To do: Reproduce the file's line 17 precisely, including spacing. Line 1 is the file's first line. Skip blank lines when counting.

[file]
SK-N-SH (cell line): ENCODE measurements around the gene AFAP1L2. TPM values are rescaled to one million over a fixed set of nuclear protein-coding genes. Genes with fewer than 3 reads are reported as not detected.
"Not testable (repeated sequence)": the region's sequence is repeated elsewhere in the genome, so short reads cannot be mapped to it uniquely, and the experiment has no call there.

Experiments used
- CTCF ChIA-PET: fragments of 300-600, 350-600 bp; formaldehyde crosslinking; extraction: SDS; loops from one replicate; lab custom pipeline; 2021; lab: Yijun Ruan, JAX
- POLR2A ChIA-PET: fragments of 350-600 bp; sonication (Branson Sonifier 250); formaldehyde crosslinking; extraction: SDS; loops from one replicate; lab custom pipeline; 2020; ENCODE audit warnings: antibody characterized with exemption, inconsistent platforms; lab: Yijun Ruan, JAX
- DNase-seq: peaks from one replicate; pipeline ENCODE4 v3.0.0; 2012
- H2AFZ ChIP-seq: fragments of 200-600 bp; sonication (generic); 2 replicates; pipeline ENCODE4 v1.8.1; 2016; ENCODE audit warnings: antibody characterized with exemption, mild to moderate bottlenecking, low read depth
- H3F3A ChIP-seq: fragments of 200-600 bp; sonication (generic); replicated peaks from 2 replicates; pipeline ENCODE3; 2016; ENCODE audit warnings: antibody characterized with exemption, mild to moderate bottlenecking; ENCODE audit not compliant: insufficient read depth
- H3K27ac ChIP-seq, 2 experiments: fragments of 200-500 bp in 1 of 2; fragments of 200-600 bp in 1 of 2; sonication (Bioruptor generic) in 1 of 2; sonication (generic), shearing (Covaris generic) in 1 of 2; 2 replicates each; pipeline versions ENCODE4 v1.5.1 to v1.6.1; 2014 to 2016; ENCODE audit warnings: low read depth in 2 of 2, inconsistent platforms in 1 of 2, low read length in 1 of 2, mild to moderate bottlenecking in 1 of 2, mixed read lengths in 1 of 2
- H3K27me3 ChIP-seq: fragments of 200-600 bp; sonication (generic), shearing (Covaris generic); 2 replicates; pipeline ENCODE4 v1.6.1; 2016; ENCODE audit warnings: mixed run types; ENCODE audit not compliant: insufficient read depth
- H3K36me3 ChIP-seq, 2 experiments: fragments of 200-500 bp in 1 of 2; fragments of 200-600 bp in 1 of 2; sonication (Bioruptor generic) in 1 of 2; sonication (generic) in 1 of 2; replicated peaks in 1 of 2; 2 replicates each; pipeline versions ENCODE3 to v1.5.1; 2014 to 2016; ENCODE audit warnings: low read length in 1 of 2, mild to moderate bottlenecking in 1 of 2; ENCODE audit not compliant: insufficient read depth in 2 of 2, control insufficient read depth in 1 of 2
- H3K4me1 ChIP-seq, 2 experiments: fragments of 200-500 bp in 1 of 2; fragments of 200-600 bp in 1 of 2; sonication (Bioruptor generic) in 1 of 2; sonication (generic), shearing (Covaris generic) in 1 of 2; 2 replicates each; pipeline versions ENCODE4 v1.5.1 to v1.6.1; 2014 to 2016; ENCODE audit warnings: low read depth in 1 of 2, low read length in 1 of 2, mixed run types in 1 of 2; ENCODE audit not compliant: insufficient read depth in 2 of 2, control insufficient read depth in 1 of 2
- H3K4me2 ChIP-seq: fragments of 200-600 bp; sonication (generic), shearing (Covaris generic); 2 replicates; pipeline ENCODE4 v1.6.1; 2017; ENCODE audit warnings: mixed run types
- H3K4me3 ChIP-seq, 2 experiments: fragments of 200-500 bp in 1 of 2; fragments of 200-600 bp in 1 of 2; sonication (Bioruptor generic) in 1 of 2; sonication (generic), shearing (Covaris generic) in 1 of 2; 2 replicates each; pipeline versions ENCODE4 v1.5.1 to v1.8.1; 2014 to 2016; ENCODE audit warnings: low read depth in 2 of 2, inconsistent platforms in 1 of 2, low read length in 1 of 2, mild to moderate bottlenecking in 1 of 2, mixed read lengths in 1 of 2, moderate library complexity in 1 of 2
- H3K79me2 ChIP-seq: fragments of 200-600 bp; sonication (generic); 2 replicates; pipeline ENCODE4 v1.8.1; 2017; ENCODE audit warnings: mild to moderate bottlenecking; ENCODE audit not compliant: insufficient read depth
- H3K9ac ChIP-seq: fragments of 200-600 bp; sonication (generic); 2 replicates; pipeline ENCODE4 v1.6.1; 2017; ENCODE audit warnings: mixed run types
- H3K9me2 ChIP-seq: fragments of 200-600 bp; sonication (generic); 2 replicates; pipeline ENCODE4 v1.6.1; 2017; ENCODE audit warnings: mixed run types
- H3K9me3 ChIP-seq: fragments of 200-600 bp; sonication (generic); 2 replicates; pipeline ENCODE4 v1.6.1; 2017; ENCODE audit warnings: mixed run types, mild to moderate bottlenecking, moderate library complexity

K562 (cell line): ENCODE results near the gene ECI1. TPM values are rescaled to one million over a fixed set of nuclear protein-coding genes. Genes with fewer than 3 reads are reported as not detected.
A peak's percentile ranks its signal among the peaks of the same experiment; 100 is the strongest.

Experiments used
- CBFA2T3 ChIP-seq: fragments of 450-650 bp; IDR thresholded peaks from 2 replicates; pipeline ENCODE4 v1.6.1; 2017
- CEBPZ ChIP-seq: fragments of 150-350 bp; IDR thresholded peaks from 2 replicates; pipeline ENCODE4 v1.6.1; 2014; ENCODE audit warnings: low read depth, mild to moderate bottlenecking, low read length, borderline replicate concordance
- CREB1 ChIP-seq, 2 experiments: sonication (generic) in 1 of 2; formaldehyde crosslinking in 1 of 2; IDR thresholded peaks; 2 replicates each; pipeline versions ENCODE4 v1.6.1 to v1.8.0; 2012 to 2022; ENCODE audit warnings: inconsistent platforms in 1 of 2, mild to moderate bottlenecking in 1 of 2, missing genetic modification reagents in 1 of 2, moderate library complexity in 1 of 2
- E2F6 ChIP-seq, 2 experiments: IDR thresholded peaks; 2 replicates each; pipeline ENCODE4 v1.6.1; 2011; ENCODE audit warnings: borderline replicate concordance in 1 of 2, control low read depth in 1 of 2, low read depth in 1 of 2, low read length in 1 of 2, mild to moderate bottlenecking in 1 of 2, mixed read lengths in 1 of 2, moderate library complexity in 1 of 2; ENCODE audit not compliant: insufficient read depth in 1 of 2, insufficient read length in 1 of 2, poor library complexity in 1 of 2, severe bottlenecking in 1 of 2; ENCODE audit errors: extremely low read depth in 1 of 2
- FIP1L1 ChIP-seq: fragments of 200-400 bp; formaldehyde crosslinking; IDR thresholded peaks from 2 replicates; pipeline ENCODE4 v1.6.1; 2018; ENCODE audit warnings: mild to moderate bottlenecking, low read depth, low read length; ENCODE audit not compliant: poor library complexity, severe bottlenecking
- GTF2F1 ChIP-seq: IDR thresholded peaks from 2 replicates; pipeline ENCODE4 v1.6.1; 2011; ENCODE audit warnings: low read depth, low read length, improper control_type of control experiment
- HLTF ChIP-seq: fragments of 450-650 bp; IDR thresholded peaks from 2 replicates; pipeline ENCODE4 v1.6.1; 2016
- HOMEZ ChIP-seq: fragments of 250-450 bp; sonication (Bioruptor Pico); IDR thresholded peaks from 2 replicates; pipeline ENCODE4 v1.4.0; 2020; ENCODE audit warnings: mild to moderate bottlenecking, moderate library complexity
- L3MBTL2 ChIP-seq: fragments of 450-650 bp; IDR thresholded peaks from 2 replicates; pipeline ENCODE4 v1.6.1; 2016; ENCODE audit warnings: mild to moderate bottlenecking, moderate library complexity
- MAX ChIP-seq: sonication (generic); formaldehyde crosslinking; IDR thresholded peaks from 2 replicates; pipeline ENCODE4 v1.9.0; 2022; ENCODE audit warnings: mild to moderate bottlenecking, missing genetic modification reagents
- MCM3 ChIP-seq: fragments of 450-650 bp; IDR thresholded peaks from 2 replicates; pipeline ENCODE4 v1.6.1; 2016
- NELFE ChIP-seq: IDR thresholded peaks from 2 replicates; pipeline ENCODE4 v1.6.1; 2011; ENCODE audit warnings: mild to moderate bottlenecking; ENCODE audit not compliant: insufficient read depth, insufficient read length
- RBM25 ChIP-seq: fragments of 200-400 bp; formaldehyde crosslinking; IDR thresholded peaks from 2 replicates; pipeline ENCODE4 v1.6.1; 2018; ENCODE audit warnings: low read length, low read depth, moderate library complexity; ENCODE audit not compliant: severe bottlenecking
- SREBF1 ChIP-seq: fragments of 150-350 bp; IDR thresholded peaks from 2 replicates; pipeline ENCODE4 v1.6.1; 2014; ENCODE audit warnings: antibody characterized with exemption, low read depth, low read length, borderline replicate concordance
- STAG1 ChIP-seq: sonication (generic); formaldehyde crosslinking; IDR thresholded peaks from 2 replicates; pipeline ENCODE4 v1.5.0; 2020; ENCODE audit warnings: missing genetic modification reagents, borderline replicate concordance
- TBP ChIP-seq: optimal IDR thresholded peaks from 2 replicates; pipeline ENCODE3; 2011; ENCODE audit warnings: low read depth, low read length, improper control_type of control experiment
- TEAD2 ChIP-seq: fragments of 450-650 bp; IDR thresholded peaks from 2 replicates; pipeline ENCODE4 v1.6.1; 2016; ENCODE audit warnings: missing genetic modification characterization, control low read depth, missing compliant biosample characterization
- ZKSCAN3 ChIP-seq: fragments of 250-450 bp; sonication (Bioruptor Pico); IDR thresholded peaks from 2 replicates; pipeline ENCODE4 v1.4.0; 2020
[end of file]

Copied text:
- H3K9me2 ChIP-seq: fragments of 200-600 bp; sonication (generic); 2 replicates; pipeline ENCODE4 v1.6.1; 2017; ENCODE audit warnings: mixed run types